Primarily a glasshouse in which plants that have been brought to perfection-usually in other greenhouses-are to be placed for display or to be kept in condition.

The conservatory should be as near the residence as possible; if not an architectural unit of the house, it may be connected by a corridor or pergola. The size of a conservatory depends of course upon the requirements or taste of the family; some are as small as 6 by 10 feet, while others are as large as 35 by 75. The aspect or side of the dwelling best suited to a conservatory is on the east, and preferably against a gable, so that sliding snow from the roof of the dwelling will not give trouble. If this is not convenient, the glass roof of the conservatory must be protected with snow-guards. A lean-to house is subject to great fluctuations if placed against the south side.

Since much attention has been given to the building of conservatories within the past few years, they can now be made attractive in architectural design, and at the same time supply the best possible conditions for the well-being of the plants. A curvilinear roof is usually more attractive and is better for the plants than a flat roof, but abundant ventilation must be provided. The roof glass should be ground or, frosted, as plants remain in flower much longer under a subdued light than when exposed to direct sunlight. Even ground glass is not sufficient in summer, some shading being required; roller shades are hard to adjust and not altogether practicable; whitewash applied to the glass outside is unsightly and damages the painted wooden strips in which the glass is laid. The following has been, found to be an excellent shading mixture: Sixteen ounces white lead, thirty-eight ounces turpentine, two ounces linseed oil; apply to the glass outside with an ordinary paint-brush. The advantages of this mixture are that it is not unsightly, is easily applied, and wears off as winter comes on.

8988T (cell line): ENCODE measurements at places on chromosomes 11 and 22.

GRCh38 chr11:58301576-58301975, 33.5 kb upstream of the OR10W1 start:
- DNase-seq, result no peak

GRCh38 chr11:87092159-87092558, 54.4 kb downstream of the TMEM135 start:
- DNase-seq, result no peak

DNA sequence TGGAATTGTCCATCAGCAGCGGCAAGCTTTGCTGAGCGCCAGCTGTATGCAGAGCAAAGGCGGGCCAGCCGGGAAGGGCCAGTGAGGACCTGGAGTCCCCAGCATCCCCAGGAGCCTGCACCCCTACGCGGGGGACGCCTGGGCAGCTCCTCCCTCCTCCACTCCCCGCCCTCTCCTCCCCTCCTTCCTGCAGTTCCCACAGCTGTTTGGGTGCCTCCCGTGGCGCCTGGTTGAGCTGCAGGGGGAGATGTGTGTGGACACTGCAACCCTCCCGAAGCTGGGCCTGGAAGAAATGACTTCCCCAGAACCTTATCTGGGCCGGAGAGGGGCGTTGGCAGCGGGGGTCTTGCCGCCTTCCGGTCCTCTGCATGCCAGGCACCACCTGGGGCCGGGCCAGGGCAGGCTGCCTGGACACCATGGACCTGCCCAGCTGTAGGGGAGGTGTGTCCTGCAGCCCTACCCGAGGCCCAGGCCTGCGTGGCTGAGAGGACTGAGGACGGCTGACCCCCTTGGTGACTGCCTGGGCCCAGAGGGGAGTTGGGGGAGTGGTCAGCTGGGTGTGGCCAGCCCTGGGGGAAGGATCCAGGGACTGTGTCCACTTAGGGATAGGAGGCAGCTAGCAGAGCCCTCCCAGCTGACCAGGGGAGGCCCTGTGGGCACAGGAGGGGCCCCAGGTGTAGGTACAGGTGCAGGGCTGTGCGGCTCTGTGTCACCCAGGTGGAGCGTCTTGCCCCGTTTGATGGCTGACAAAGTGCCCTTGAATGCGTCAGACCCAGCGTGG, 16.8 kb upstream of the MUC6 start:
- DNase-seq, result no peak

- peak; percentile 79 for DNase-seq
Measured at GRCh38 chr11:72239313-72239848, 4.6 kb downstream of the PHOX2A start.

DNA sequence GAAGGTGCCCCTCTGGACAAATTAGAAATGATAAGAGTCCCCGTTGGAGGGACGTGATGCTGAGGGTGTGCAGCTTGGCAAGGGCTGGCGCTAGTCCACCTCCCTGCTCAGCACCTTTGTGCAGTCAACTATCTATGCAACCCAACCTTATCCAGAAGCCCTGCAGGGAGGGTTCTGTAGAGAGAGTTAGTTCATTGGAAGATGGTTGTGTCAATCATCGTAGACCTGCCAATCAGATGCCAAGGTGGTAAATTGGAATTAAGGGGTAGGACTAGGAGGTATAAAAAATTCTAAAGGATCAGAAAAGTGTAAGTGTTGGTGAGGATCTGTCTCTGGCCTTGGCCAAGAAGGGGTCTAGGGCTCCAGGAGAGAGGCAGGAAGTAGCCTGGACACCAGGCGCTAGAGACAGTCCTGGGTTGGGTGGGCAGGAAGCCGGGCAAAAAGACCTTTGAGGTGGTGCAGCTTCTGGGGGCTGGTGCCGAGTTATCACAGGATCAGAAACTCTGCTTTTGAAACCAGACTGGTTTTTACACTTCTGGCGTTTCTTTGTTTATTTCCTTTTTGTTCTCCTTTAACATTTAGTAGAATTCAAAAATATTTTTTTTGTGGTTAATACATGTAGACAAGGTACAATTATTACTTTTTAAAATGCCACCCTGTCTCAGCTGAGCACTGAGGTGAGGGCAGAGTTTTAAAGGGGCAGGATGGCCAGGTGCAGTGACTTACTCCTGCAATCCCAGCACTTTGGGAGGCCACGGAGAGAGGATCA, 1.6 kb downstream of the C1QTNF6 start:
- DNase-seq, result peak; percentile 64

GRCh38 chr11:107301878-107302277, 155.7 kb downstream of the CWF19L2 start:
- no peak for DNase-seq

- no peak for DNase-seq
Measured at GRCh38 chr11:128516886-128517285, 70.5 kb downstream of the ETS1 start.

The heating of a conservatory is an important matter, since even night temperatures must be maintained as in other greenhouses. This can easily be arranged if the dwelling is heated by hot water, which is the best for any conservatory; but with steam or hot air it is more difficult; if possible when these methods of heating the dwelling are used, a separate small hot-water system should be installed for the conservatory. The temperature at which conservatories are to be kept depends upon the plants grown in them. Palms, ferns, orchids and ornamental-leaved plants generally require a night temperature of about 60°. Flowering plants, such as chrysanthemums, azaleas, primulas and bulbs, do better in a temperature of 45° to 50° at night with a rise of '15° to 20° for both classes of plants by day before opening the ventilators, and these, in winter especially, must be opened with caution, admitting the outside air very sparingly.

The floor of a conservatory may be of tiles and the interior may be arranged with rugs and easy chairs in the center with the plants arranged on tables around the outside or over the heating-pipes. The catalogues of the principal greenhouse builders show some very artistic arrangements, both inside and outside.

A conservatory is often a part of a commercial greenhouse establishment, being in effect the display house or room into which interesting and perfected plants are brought for inspection; and in large cities conservatories are often attached to florists' stores, not only as a display house but because plants will keep in much better health and condition for a much longer time than in the ordinary conditions of the florist's store; but commonly the word is used as above to designate an adjunct to a home. Edward J. Canning.